I have been running across a phenomena so often lately, that I needed to write about it here just to get it out of my head. The only thing is, I know around here, I’m mostly preaching to the choir. Even so, I hope I catch a few people and get them to thinking.
The problem? Picky eaters. I see it all over the place- in a frugality community I read: “Can you give me some recipes that are budget friendly? Here’s what I don’t eat: fruits, vegetables, seafood, fish, grains, red meat, white meat, chocolate, or pasta” I also see it in real life:
Them: Can’t you get Heather to post some recipes that are kid friendly?
Me: All Heather’s recipes are kid friendly, she has 4 kids.
Them: Oh, I’ve never seen anything kid friendly there.
Them: I don’t know. That seems awfully…hard to make….I just usually get takeout. And we have chicken nuggets and pizza all the time. I’d like something new.
And that’s the problem right there. By constantly catering to your kid’s tastes, you’re setting them up to be like the first example. Now, my kids have had their fair share of chicken nuggets and pizza. And yes, I’ve been through the McDonald’s drive through a time or two (hundred). But the bulk of my children’s diet is a variety of fresh, whole foods cooked in various ways. See, if a kid doesn’t like tomatoes raw, they might like them cooked. And the same kid that despises okra fried may love it steamed.
One of the biggest problems I see is parents who deicide ahead of time that their kid isn’t going to like something based on their own childhood likes and dislikes. I’m guilty of that myself. As a kid, I hated onions. So when my daughter at age 4 wanted onions on her burrito, I told her she probably wouldn’t like them. But she insisted and I let her have them. She loved onions and orders them any time there’s an opportunity. Lesson learned: Let them try anything they want, even if you think they might hate it.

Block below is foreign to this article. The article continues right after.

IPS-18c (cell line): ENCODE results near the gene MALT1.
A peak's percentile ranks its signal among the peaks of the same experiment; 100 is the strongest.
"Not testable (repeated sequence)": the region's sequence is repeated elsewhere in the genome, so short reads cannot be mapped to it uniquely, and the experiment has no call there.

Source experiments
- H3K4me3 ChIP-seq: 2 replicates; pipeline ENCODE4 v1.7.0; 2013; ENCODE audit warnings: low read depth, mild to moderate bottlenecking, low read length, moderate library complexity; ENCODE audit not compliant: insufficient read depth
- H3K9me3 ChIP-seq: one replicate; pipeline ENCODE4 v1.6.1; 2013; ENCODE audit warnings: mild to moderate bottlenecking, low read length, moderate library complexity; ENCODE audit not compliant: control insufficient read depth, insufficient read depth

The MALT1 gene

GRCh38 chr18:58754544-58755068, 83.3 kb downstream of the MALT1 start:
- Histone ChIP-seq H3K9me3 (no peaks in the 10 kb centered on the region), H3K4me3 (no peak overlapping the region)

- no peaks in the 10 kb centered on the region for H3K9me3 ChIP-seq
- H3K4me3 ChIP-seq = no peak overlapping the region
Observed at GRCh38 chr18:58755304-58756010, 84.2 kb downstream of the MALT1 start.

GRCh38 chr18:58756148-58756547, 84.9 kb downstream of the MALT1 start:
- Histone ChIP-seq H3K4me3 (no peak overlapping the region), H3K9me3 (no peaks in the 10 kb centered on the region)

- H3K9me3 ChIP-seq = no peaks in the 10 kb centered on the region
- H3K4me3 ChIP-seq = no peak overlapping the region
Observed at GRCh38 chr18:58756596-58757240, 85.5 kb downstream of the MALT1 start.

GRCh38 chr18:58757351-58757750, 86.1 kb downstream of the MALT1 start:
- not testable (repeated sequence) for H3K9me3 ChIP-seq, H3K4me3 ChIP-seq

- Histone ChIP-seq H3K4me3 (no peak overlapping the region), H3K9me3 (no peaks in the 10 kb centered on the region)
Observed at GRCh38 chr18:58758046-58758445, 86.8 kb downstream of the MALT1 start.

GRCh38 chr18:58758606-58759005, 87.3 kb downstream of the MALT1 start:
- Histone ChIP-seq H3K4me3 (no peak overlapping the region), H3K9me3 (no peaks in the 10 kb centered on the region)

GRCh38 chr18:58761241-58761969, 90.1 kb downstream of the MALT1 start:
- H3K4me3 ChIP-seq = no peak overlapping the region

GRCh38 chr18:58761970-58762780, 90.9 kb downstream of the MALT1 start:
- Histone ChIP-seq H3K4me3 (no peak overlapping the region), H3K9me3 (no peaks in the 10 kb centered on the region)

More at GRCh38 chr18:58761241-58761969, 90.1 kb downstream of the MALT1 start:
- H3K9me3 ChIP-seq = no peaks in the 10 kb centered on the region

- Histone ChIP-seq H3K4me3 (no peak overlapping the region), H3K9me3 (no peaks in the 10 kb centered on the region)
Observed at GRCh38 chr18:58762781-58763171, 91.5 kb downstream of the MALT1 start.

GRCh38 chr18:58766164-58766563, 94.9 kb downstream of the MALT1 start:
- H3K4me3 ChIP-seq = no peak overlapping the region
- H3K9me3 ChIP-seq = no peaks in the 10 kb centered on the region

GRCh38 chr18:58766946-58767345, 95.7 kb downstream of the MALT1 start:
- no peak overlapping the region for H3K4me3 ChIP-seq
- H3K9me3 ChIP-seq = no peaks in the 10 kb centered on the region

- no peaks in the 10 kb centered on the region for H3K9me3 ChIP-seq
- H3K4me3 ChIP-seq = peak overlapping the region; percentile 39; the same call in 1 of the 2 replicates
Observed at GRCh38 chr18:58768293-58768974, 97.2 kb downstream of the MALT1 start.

Another problem is that I see too many parents who think they’re being nice to their kids by not making them eat stuff they don’t want to eat. I think they remember all too well being made to sit at the table until they finished their liver, and don’t want that for their kids. So they won’t man up and be parents and make their kids at least try unfamiliar food. In my house, you have to try a bite of everything that’s on your plate whether you like it or not. My youngest son always claims to hate scalloped potatoes until he tries a bite. Then he remembers he actually likes it and will eat it.
Now, of course, there are kids who have special needs or allergies that prevent them from being able to eat everything. And there are people who are just picky eaters, no matter what you try. My brother, who I would not classify as a picky eater, absolutely despises beans. This is the guy who will eat Rocky Mountain Oysters without a thought. But last Sunday at my mom’s, we had ham and beans and he just made himself a sandwich. Beans are just not his thing, and that’s okay.
So, let’s pull all this advice into a nice, neat list for the tl;dr crowd, shall we?
How to avoid creating a picky eater:
- Cook a variety of fresh, whole foods. Can’t cook worth a darn? Grab some recipes and start cooking anyway.
- Cook these foods in different ways. Remember, just because someone hates a certain food one way, doesn’t mean they’d hate it in another way.
- Avoid fast food and takeout. They just don’t serve a variety of foods. That’s not to say you can never go to these places, just don’t make that the majority of what you’re serving.
- Don’t base what your kids will like on what you like. Believe me, you’ll be surprised.
- Make your kids at least try it, and not just once. Over time, tastes change. If you get your kids in the habit of at least trying everything, eventually they will start liking new stuff.
- Finally, take into account your family’s likes and dislikes, but don’t cater to their every whim. Sure, the kids might love pizza and burgers and chicken nuggets best, but that doesn’t mean you have to serve it for every meal. If they HATE what’s for dinner and you don’t want them to starve, there’s always PB&J. (Unless they have a peanut allergy. Then there’s always J.)
Always do your best to keep from creating a picky eater. The future spouses of your children will thank you for it. 😉